It’s an unspoken downside of innovation: Sometimes a push into new technology can leave certain people behind. Ideas like virtual reality, touchscreens, and 3D television might promise new experiences for most of us. But for people with disabilities, they can mean motion sickness, muscle pain, or worse.
This innovation-disability gap is a major problem in video games, and one company is doing a particularly bad job dealing with it. While Nintendo rides high on the success of its new Switch console, people with disabilities struggle to enjoy the company’s games. These gamers complain of trouble navigating hits like Super Mario Odyssey — if they can play the games at all — because they’re packed with fiddly interactions requiring a flick of the wrist or sensitivity to a controller’s vibrations. Nintendo didn’t reply to a request for comment before deadline.
These problems with the Switch have actually plagued the company’s products for years. The company’s Wii console, launched way back in 2006, also relied on innovative motion controls that shut some people out of the system — ironic, because the Wii was supposedly designed around accessibility.
Super Mario inventor Shigeru Miyamoto wanted to make a game controller that got away from the complicated buttons, sticks, and triggers you might find on a typical gaming joypad. Aware that nongamers might be intimidated by something like the standard Xbox 360 controller, Miyamoto created the Wii remote with an accessible design “that would make people want to pick it up and try using it.”
The remote ended up being painted in glossy iPod white, had few buttons to press, and looked like a stylish TV remote. But the secret ingredient was a motion-sensitive chip that could translate swipes, wiggles, points, and shakes into gameplay on the screen.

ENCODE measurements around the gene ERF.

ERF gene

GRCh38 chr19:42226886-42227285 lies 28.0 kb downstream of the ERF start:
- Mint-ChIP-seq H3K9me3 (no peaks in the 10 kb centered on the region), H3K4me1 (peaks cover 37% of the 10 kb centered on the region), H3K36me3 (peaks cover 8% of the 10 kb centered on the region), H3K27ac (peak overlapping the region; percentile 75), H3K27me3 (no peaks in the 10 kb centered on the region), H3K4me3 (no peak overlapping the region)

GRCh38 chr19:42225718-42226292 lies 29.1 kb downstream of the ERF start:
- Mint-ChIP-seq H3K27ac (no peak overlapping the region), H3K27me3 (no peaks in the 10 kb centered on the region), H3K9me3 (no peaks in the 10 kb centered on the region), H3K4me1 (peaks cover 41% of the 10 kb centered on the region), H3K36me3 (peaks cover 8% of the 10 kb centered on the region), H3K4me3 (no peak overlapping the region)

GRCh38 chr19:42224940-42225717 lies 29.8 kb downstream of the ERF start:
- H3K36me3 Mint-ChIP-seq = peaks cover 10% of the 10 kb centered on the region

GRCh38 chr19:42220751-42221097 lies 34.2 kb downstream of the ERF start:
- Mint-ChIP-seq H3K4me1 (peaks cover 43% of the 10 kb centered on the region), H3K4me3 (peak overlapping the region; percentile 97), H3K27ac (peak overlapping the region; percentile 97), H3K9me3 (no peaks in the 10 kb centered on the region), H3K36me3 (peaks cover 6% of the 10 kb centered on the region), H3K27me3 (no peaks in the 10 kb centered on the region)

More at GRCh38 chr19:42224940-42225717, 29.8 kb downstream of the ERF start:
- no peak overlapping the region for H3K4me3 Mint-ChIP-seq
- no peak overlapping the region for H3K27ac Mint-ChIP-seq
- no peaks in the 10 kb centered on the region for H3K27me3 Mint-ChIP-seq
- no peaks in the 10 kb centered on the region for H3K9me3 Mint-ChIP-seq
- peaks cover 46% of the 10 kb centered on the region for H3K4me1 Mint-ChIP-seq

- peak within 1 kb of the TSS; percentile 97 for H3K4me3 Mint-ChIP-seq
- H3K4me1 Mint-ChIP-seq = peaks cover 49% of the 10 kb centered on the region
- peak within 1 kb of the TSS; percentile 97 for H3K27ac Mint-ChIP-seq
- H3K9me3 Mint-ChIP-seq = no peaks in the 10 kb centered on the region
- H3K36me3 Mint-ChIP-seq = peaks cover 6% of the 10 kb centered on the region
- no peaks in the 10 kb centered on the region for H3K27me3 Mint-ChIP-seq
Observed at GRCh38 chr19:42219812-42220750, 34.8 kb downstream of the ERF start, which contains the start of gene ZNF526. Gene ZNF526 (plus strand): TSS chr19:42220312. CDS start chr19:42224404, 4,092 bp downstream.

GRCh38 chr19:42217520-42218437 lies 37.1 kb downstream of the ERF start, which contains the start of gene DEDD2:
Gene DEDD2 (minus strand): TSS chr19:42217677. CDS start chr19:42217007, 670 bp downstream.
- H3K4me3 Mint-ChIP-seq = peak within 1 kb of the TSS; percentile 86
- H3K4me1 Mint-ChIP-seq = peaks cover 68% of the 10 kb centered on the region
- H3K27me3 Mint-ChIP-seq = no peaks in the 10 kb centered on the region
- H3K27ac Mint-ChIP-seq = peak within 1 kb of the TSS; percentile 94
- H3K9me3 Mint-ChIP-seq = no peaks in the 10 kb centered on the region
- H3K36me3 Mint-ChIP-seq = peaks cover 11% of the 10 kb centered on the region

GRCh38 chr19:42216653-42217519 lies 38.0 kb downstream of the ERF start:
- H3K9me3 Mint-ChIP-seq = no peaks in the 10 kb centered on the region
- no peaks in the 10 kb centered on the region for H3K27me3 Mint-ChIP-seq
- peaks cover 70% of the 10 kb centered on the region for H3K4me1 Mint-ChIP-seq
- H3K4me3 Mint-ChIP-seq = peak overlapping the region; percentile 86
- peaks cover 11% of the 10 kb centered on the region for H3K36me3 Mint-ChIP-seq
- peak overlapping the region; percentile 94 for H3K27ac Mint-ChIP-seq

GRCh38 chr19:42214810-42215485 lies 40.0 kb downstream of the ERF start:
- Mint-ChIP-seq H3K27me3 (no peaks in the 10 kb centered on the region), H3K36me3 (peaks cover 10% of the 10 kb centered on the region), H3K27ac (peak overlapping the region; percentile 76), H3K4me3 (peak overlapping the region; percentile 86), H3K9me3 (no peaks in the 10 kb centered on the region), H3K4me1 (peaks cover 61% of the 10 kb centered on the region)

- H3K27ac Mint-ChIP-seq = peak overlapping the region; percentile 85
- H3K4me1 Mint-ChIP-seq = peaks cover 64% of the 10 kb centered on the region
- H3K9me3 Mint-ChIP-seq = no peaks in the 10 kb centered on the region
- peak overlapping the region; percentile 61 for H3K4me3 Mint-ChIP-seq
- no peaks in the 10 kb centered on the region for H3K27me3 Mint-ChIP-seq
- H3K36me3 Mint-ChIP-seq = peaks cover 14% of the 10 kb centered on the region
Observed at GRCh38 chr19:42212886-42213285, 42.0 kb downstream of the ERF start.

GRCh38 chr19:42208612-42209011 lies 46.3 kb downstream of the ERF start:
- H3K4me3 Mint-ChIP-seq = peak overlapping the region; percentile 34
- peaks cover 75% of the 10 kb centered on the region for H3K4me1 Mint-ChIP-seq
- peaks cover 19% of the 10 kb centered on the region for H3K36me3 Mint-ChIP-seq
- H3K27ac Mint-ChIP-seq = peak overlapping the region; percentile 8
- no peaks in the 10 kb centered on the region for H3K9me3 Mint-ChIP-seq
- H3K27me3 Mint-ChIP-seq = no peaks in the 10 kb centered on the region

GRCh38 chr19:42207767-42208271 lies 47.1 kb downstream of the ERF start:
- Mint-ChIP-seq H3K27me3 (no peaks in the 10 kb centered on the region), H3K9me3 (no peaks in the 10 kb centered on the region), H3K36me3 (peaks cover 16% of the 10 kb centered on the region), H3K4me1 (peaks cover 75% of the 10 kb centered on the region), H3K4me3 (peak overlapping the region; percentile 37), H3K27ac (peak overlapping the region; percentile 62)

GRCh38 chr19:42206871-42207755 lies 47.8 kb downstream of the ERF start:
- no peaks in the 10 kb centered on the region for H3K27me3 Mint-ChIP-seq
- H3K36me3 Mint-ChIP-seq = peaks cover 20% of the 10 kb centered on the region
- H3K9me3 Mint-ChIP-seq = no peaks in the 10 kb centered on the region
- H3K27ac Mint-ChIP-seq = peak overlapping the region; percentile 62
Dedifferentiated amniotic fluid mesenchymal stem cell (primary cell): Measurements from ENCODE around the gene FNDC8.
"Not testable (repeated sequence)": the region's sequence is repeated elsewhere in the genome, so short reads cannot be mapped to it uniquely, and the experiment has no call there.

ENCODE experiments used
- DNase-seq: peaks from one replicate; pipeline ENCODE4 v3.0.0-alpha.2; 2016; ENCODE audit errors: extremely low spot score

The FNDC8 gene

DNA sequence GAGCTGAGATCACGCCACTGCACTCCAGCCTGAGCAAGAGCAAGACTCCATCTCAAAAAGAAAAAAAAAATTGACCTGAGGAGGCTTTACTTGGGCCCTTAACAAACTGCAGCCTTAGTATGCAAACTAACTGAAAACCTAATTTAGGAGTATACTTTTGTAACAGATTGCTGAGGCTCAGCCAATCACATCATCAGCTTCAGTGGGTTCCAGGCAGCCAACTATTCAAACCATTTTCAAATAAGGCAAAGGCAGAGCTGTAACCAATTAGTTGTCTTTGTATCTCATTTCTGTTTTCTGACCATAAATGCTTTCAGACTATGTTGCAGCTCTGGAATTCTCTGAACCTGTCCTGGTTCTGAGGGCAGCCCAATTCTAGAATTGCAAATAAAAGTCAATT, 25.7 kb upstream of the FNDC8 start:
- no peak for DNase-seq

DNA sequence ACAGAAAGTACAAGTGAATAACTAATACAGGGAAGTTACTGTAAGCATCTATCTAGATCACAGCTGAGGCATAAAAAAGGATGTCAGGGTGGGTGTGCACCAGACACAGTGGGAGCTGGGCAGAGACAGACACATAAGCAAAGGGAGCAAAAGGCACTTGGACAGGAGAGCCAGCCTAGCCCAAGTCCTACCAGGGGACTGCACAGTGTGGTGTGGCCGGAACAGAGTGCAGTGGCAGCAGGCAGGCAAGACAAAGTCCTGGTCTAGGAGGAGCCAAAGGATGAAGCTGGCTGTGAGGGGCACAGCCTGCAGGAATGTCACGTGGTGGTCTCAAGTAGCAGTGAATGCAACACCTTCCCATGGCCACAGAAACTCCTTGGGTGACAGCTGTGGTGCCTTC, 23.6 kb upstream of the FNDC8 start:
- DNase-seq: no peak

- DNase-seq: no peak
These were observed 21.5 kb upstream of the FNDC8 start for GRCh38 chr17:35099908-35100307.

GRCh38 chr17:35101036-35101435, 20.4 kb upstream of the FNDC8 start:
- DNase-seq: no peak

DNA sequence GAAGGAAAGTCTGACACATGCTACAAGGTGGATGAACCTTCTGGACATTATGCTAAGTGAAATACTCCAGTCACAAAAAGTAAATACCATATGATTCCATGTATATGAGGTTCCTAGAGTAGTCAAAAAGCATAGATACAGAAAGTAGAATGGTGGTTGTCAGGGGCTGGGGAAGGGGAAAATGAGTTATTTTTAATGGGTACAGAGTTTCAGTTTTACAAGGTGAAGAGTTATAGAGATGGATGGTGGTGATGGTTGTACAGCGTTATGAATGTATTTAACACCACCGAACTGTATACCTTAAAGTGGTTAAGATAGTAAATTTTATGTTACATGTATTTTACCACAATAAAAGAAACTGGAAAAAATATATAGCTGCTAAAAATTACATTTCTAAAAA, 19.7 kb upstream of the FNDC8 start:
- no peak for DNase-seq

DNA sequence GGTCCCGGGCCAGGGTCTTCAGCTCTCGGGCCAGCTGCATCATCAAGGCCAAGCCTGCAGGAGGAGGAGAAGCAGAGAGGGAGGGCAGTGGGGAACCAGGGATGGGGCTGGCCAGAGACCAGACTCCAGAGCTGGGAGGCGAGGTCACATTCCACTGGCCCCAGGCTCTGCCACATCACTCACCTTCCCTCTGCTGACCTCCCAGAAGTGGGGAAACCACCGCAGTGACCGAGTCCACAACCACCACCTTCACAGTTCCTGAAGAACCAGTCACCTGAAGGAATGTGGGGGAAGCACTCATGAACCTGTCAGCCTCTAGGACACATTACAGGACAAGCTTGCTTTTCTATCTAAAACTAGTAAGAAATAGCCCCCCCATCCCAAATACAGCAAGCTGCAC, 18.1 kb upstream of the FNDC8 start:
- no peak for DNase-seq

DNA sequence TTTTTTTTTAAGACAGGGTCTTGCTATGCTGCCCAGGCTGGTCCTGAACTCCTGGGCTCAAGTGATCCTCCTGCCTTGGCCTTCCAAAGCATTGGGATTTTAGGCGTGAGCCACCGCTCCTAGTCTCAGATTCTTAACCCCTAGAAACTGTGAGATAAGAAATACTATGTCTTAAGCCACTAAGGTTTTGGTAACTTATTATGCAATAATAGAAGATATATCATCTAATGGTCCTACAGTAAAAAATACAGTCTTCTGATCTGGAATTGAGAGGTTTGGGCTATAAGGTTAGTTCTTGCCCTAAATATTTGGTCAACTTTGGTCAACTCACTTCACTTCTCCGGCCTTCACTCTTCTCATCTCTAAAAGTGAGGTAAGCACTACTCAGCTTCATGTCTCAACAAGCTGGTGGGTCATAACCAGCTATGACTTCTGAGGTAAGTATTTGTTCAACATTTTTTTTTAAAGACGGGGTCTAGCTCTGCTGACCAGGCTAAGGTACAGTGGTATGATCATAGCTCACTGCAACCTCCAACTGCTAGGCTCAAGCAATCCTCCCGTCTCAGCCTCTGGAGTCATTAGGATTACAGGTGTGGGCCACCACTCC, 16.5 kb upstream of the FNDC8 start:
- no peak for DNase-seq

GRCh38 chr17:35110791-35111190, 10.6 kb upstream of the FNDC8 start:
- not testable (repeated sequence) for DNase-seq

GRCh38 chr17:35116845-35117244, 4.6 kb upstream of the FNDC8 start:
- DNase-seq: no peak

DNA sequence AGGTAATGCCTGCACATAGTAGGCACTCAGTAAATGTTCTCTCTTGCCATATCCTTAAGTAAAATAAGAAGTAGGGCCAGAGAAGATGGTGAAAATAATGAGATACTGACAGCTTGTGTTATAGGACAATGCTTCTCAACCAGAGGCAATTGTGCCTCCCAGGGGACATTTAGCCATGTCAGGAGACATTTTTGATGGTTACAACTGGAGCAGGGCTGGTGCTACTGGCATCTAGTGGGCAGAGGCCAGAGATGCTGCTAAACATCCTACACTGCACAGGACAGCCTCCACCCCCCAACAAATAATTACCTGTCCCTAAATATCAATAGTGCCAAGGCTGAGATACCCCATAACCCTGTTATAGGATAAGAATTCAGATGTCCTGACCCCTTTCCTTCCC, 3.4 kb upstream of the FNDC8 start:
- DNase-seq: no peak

Suddenly, playing a golf game was as intuitive as holding the controller like the handle of a putter and swinging it toward the TV. The Wii remote could magically transform into a tennis racket or baseball bat, a conductor’s baton or a musical instrument, a sword or a pistol.
This opened up gaming to a whole new audience, just like Miyamoto dreamed. There were stories about Wii bowling leagues in retirement homes and reports about the console showing up in Buckingham Palace and Obama’s White House.
But for those with certain disabilities, the Wii remote proved to be completely inaccessible.
Riley Park, 28, told Medium that he’s always loved Nintendo games. The first console his family owned was the Nintendo 64, and they kept playing with it until the Wii came out in 2006. But around that time, Park was diagnosed with essential tremors, a nerve disorder that causes parts of your body, usually your hands, to shake uncontrollably.